“Giò” – One of the dainty morsels

Tet in Vietnam can’t lack of “Giò”, an attractive traditional dishes.

If tourists in Vietnam travel are invited to eat a Vietnamese Lunar New Year’s meal, it isn’t dificult to you encounter “Giò” dishes.

On the Tet traditional tray of food according to Vietnam Culture, with traditional dishes such as Chung Cake, chicken meat, spring rolls and so on, “giò” is one of the dainty morsels. Today, when “giò” almost become daily food and there are more various and attractive dishes on the tray, delicious dish of “giò” cannot be missed…

There are many types of “giò” such as: giò lụa (pork-pie), giò bò (beep dumpling), giò bì (pork and skin paste), giò mỡ (lean and fat pork paste), giò xào (fried pie), etc. Each type has a particular taste but the most important thing to make “giò” dish really attractive is that the fragrance of banana leaves and fish sauce combined in the piece of “giò”.

Giò xào (fried pie)

In all kinds of “giò”, fried pie is the easiest one to prepare, so families often make it themselves when Tet is coming. The main materials are parts of pork such as: ear, nose tongue, pork cheeks and “mộc nhĩ” (cat’s ear). The materials must be subjected to premilitary treatment, boiled through hot water, sliced, mixed with spices, pepper and fried.

After wrapping the fried pie, keep it in the refrigerator so that all the materials link together. The pie that is delicious must be wrapped carefully, raw materials must not be too dry and the dish will stir fragrance of the spices.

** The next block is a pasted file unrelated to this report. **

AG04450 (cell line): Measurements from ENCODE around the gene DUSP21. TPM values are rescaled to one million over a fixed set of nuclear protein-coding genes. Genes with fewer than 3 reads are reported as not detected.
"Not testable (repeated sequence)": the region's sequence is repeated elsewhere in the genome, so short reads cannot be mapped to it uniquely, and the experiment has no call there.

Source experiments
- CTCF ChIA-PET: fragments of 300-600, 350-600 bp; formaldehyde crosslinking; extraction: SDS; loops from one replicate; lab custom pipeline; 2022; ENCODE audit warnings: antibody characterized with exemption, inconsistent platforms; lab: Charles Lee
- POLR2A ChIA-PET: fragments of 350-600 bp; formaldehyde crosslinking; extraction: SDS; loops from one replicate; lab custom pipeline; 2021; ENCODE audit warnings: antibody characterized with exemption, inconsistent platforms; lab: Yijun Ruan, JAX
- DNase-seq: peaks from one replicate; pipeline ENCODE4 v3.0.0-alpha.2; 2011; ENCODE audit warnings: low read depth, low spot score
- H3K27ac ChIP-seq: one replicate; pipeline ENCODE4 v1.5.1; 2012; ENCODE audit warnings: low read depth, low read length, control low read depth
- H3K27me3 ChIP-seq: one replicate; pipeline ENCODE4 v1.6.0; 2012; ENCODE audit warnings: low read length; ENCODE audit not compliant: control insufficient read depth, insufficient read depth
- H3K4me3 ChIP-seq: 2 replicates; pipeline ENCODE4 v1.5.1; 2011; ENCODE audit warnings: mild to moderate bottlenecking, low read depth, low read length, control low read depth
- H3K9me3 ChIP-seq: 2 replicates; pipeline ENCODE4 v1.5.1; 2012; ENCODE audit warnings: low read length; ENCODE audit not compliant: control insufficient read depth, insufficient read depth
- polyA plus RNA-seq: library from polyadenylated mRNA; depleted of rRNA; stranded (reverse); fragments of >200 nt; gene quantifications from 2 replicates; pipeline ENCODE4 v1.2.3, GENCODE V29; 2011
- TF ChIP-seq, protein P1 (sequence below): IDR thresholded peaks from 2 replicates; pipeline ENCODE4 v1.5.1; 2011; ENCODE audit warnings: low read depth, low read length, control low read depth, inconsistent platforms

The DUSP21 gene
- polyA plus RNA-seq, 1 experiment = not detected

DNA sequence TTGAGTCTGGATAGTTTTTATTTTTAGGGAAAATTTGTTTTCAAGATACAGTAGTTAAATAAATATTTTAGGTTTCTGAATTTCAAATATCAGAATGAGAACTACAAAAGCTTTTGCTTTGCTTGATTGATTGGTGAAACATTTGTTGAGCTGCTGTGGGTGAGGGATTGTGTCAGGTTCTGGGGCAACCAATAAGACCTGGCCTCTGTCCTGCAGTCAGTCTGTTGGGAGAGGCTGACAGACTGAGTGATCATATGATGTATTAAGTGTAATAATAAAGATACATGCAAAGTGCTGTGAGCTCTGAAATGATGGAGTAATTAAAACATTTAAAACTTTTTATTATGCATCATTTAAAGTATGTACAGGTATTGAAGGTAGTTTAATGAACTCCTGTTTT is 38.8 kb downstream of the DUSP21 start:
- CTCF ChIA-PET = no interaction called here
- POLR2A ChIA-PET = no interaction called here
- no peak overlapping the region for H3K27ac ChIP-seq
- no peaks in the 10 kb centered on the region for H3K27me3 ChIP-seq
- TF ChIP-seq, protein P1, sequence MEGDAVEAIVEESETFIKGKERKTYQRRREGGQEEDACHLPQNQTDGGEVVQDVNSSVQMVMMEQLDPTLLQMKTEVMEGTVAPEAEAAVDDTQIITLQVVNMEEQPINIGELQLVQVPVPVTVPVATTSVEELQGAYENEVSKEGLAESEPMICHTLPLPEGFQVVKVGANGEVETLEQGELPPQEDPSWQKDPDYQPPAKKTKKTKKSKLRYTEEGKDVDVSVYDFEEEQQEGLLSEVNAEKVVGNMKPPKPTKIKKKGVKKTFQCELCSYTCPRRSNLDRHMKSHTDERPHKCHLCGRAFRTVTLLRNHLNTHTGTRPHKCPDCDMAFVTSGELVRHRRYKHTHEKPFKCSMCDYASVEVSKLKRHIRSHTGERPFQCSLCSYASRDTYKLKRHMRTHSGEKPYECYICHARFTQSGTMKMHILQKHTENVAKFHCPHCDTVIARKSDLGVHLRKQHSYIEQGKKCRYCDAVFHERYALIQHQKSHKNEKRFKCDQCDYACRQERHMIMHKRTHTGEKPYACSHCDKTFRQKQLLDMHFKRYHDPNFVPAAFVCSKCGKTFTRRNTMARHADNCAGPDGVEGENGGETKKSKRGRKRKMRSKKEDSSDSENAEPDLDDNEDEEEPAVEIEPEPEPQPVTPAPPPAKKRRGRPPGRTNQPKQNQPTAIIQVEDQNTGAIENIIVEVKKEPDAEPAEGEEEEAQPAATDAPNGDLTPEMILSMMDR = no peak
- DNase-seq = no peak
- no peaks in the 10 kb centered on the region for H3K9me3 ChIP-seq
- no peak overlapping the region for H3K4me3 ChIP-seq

Giò bò (beep dumpling)

 

Beep dumpling

Also processed as fried pie, beep dumpling is often added for more fat so that it is not too dry. When cutting a piece of beep dumpling, it is slightly pink as the color of the beef. Especially, pungency and fragrance of pepper feature the typical characteristic of beep dumpling.

Giò lụa (pork-pie)

Pork is chosen to make pork-pie must be lean, delicious and fresh meat. It is continuously ground until the meat is fine. These days, the meat is ground by machine, which makes the process more quickly and helps to save the maker’s strength.

Pork-pie

However, the pork-pie is make in the traditional way remains the delicious flavor that is different from the one ground bymachine, since the makers must use more strength so they take proper care of their product. Fish sauce for making pork-pie must also be tasty and fragrant. When being cut, the pie must has the color of ivory-white and the surface has some small holes, surely that the pie is so delicious!

Giò bì (pork and skin paste)

Pork and skin paste is a local specialty of Pho Xuoi (Hung Yen Province). It is also made from uncooked pork-pie and pork skin that are sliced, then wrapped into small ones like fingers. Pork and skin paste is delicious, it means that pieces of pork skin must be white, clean, boiled, cut into small ones and mixed with uncooked pork-pie. The piece of pork and skin paste is so crispy and crunchy.

Tourists in Vietnam travel  once try to taste these kinds of “giò”, it is certaintly that you cannot forget the tasty flavor and fragrance of the dainty morsels…

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Bun oc – Hanoi’s tasty winter and summer

The humble snail has pride of place in Vietnamese cuisine, especially in Hanoi. A kind of snail living in ponds and lakes that grows to the size of a golf ball is used to make a uniquely delicious dish called bun oc (snail noodle soup).

Hanoians usually eat bun oc for breakfast or lunch, particularly in winter. When it gets cold, it is hard to imagine anything more delightful than slurping down a bowl of steaming hot and spicy soup with the chewy but tasty snail in it.